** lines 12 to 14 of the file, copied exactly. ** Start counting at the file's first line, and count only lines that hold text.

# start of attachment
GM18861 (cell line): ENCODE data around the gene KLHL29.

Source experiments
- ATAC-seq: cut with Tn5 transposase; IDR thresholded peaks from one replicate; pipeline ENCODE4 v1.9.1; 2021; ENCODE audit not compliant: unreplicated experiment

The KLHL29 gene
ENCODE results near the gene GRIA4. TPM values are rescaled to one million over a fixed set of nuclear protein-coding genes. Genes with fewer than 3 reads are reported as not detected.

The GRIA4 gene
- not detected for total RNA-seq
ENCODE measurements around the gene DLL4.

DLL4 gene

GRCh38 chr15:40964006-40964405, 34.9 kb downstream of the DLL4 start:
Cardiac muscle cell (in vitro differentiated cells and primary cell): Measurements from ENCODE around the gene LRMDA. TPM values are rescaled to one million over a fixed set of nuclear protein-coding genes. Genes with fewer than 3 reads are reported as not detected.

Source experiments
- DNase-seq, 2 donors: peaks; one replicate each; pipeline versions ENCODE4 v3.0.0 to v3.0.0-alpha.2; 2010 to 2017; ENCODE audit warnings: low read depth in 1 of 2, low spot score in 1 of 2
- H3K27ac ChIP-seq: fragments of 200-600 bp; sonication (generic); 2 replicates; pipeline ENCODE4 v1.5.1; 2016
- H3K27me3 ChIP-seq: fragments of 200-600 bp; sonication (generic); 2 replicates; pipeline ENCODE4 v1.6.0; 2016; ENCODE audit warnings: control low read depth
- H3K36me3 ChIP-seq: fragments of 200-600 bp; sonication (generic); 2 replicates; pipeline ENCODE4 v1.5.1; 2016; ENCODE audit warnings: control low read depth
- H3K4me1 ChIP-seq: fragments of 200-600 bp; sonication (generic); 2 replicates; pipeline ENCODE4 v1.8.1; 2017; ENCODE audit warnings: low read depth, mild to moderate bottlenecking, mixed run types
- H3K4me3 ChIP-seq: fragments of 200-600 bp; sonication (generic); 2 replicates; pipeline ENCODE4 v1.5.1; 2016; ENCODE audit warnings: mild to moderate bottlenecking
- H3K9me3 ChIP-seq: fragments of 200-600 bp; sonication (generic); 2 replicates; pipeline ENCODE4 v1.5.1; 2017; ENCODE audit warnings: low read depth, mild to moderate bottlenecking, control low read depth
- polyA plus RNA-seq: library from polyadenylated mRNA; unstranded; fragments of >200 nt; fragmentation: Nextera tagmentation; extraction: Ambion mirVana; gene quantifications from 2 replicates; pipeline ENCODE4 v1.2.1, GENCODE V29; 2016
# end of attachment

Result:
Source experiments
- DNase-seq, 2 donors: peaks; one replicate each; pipeline versions ENCODE4 v3.0.0 to v3.0.0-alpha.2; 2010 to 2017; ENCODE audit warnings: low read depth in 1 of 2, low spot score in 1 of 2
- H3K27ac ChIP-seq: fragments of 200-600 bp; sonication (generic); 2 replicates; pipeline ENCODE4 v1.5.1; 2016